Heat Acclimation

Original Editor - Kapil Narale

Top Contributors - Kapil Narale, Uchechukwu Chukwuemeka and Vidya Acharya  

Introduction[edit | edit source]

Heat Acclimation is the body's process of adapting to the heat. Heat acclimation is a process that can occur to individuals at any age. Individuals who desire to achieve maximal heat acclimation must exercise in the heat, despite them being able to achieve heat acclimation in a cool environment. Exercising in the heat poses a demand in maintaining normal body temperature and fluid balance. [1]

Heat acclimation occurs when the body physiologically adapts to the hot environment and can maintain homeostasis. The adaptations improve exercise tolerance in hot environments and reduce the risk of heat injury. [1]

Heat acclimation can occur within 1-2 weeks. [1]

The body temperature needs to be regulated within a homeostasis value of roughly 37 degrees Celsius since cellular structures and metabolic pathways are affected by body temperature. An increase in body temperature to 45 degrees Celsius can be quite dangerous to the body, as it can lead to an inability to produce cellular energy, and lead to cellular death, and death of the organism. Therefore heat loss in the body needs to equal heat gain in the body. [1]

The homeostasis of the body can be referred to as the human 'furnace' or 'thermostat'. The body's temperature is relatively high and is regulated with gradual heat loss. [1]

Here is a video discussing training in the heat. It explains exercise physiology, thermic balance (body temperature regulation), cardiovascular adaptation, endocrine adaptation, hydration, and how the body adapts to heat training.


Exercise in a Hot Environment[edit | edit source]

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Hot environmental conditions decrease performance in both submaximal (marathon or triathlon) and high-intensity exercise (rugby or soccer). [1]

There are three major contributors to impaired performance in the heat: [1]

  1. Quicker muscle fatigue
  2. Impaired cardiovascular function
  3. Impaired central nervous system (CNS) function

These factors can separately contribute to impaired exercise performance, though they are more likely to work together to result in impaired exercise performance. These contributions depend on the exercise duration and intensity. [1]

Quicker muscle fatigue[edit | edit source]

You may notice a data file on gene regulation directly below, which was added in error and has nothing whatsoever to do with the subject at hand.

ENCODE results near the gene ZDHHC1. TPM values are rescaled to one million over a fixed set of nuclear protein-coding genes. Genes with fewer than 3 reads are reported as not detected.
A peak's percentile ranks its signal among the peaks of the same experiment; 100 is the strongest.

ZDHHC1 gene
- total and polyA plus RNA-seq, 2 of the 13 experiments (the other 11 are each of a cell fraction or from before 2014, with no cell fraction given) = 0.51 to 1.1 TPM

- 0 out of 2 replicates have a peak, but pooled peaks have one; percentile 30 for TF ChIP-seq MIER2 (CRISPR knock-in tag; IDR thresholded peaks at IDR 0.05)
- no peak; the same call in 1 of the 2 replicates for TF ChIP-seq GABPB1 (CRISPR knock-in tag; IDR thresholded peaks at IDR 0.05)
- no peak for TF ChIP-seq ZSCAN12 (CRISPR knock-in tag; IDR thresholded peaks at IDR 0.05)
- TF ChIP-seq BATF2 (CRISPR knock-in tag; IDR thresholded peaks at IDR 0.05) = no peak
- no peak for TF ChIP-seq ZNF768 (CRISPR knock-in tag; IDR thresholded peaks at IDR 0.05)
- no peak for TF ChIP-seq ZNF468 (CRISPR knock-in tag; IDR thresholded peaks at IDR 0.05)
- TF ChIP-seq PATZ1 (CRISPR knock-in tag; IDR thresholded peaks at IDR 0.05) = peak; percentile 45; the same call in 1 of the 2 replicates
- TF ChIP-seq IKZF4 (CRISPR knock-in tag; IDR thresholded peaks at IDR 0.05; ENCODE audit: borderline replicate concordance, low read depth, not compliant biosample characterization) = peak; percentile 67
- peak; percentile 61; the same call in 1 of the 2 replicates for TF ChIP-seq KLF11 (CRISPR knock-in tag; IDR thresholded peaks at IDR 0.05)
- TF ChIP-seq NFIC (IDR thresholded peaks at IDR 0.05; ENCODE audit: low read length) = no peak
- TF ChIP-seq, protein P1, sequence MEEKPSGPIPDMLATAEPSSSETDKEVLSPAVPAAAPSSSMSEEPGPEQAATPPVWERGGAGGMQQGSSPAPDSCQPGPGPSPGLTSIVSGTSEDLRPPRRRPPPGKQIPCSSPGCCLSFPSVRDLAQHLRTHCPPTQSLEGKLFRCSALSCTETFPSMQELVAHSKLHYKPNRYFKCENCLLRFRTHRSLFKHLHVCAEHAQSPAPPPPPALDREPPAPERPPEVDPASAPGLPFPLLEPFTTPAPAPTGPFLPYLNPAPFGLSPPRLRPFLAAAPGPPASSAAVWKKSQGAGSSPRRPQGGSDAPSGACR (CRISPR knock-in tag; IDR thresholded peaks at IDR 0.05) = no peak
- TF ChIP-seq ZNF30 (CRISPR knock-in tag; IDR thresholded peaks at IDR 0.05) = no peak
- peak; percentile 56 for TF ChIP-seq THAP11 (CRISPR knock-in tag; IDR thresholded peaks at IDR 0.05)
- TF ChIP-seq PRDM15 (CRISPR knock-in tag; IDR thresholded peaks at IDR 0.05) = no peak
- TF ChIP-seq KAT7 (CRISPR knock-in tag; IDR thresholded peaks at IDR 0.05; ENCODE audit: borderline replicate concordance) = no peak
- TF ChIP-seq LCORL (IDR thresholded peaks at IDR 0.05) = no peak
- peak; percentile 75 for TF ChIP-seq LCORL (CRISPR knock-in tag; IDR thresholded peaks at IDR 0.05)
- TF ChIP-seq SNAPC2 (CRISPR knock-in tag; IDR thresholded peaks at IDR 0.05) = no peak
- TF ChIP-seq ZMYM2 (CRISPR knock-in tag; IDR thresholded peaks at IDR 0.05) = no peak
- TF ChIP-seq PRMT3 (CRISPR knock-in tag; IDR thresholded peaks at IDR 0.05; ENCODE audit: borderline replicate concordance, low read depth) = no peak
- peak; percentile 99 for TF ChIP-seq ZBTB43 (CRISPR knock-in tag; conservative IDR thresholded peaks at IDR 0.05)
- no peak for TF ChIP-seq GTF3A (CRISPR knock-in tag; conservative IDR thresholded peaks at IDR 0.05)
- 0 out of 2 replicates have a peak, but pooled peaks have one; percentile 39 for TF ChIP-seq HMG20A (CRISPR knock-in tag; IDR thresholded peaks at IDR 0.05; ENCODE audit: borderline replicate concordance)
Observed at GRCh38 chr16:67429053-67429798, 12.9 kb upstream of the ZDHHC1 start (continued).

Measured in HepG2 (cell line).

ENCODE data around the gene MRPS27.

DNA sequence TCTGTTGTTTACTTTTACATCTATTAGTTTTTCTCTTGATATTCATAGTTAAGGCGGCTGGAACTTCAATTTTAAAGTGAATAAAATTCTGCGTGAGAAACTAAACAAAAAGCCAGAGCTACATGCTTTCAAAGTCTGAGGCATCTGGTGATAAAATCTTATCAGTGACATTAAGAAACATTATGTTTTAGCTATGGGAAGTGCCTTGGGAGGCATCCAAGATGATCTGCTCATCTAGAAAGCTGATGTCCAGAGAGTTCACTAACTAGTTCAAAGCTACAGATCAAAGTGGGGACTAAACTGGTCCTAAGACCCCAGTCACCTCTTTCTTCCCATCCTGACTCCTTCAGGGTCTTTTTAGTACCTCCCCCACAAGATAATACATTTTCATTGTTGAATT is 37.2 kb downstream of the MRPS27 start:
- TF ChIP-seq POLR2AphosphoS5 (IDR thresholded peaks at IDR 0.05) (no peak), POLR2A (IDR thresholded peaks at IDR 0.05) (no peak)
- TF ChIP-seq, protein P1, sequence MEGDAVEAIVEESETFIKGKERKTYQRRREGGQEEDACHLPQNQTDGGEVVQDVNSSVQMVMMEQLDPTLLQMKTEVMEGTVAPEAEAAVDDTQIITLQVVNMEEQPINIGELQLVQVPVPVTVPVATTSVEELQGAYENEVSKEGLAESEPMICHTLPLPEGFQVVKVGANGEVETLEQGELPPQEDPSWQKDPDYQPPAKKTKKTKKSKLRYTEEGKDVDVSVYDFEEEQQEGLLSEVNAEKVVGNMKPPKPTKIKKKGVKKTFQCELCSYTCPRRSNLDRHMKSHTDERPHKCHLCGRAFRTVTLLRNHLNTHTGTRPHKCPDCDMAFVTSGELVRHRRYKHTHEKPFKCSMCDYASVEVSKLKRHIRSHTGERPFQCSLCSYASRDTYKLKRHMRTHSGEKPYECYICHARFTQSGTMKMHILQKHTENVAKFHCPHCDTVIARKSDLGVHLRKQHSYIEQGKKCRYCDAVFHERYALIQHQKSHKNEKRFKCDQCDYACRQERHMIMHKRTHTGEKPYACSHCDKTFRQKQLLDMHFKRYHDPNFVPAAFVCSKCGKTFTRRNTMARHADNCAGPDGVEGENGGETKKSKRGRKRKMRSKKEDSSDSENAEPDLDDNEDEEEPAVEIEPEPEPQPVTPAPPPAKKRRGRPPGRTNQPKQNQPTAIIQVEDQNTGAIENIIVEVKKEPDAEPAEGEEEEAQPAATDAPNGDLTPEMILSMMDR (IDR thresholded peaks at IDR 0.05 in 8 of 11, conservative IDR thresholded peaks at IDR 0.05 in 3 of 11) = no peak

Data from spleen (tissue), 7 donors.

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There are three major changes that occur in muscle metabolism that interact to cause muscle fatigue: [1]

  1. Muscle glycogen breakdown is accelerated - this contributes to muscle fatigue during prolonged exercise
  2. Muscle lactate production is increased with exercise in a hot environment, thus decreasing pH and contributing to muscle fatigue
  3. Free radical production in skeletal muscles is increased with exercise in a hot environment, which can also contribute to muscle fatigue

Muscle fatigue can contribute to CNS dysfunction due to messages to the brain from the fatiguing muscles, which leads to a reduced central motor drive. [1]

Impaired Cardiovascular Function[edit | edit source]

Exercise in a hot environment can produce an increased heart rate, decreased stroke volume, and decreased muscle blood flow. Without dehydration, in light or moderate exercise, muscle blood flow is regulated, thus doe not lead to impaired exercise performance. However, there is a gradual decrease in muscle blood flow with high-intensity exercise, due to a demand for blood between the working muscles and the skin. Since more of the blood flow is going towards the skin, to cool the body, and not the working muscles, this can lead to impaired exercise performance. Due to the reduced muscle blood flow in the heat, there is reduced oxygen delivered to the muscles, which would lead to quicker muscle fatigue. [1]

Prolonged exercise in the heat also causes a reduced VO2 max. This may be caused by the inability to reach maximal cardiac output relative to a VO2max test at normal conditions. This is caused by a reduced cardiovascular reserve in response to an increased skin and core temperature. With an elevated skin blood flow with prolonged exercise in the heat, the reduced VO2max would cause a higher relative metabolic intensity at an absolute work level. [3]

An increased physiological load in the heat will definitely increase the rate of perceived exertion, and discomfort from the heat, therefore decreasing exercise performance. [3]

Impaired Central Nervous System[edit | edit source]

An impaired central nervous system can cause dehydration and hyperthermia, thus impairing exercise performance. Hyperthermia reduces the neural drive for motor unit recruitment. [1]